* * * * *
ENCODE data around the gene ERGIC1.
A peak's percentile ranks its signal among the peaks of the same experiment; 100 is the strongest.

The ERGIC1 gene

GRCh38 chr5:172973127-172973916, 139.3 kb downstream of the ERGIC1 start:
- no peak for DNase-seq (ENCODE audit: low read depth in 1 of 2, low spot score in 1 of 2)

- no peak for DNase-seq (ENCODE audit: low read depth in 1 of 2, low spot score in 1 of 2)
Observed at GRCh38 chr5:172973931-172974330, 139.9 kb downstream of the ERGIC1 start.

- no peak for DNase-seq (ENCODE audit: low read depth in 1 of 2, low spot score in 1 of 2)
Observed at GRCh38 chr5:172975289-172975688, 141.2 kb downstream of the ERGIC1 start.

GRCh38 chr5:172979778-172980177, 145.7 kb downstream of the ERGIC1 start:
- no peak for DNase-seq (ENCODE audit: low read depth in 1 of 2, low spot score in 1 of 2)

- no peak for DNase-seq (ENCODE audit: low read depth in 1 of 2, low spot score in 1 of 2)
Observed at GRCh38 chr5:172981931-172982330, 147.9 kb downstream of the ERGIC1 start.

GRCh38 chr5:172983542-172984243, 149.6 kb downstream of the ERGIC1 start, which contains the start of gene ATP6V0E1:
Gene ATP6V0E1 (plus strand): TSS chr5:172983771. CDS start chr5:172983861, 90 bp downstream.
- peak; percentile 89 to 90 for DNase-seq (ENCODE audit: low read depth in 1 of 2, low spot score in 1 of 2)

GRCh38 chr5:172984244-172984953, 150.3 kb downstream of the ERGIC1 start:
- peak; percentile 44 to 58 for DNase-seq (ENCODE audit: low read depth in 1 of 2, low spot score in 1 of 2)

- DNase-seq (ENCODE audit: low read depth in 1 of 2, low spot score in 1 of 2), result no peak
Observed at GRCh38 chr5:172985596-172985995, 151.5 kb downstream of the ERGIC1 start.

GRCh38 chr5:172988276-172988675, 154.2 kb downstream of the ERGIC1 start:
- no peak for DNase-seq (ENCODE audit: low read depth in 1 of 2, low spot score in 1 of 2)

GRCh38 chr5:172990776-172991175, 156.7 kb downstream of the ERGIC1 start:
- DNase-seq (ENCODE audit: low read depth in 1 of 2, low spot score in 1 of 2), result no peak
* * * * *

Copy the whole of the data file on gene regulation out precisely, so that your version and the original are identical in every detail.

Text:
ENCODE data around the gene ERGIC1.
A peak's percentile ranks its signal among the peaks of the same experiment; 100 is the strongest.

The ERGIC1 gene

GRCh38 chr5:172973127-172973916, 139.3 kb downstream of the ERGIC1 start:
- no peak for DNase-seq (ENCODE audit: low read depth in 1 of 2, low spot score in 1 of 2)

- no peak for DNase-seq (ENCODE audit: low read depth in 1 of 2, low spot score in 1 of 2)
Observed at GRCh38 chr5:172973931-172974330, 139.9 kb downstream of the ERGIC1 start.

- no peak for DNase-seq (ENCODE audit: low read depth in 1 of 2, low spot score in 1 of 2)
Observed at GRCh38 chr5:172975289-172975688, 141.2 kb downstream of the ERGIC1 start.

GRCh38 chr5:172979778-172980177, 145.7 kb downstream of the ERGIC1 start:
- no peak for DNase-seq (ENCODE audit: low read depth in 1 of 2, low spot score in 1 of 2)

- no peak for DNase-seq (ENCODE audit: low read depth in 1 of 2, low spot score in 1 of 2)
Observed at GRCh38 chr5:172981931-172982330, 147.9 kb downstream of the ERGIC1 start.

GRCh38 chr5:172983542-172984243, 149.6 kb downstream of the ERGIC1 start, which contains the start of gene ATP6V0E1:
Gene ATP6V0E1 (plus strand): TSS chr5:172983771. CDS start chr5:172983861, 90 bp downstream.
- peak; percentile 89 to 90 for DNase-seq (ENCODE audit: low read depth in 1 of 2, low spot score in 1 of 2)

GRCh38 chr5:172984244-172984953, 150.3 kb downstream of the ERGIC1 start:
- peak; percentile 44 to 58 for DNase-seq (ENCODE audit: low read depth in 1 of 2, low spot score in 1 of 2)

- DNase-seq (ENCODE audit: low read depth in 1 of 2, low spot score in 1 of 2), result no peak
Observed at GRCh38 chr5:172985596-172985995, 151.5 kb downstream of the ERGIC1 start.

GRCh38 chr5:172988276-172988675, 154.2 kb downstream of the ERGIC1 start:
- no peak for DNase-seq (ENCODE audit: low read depth in 1 of 2, low spot score in 1 of 2)

GRCh38 chr5:172990776-172991175, 156.7 kb downstream of the ERGIC1 start:
- DNase-seq (ENCODE audit: low read depth in 1 of 2, low spot score in 1 of 2), result no peak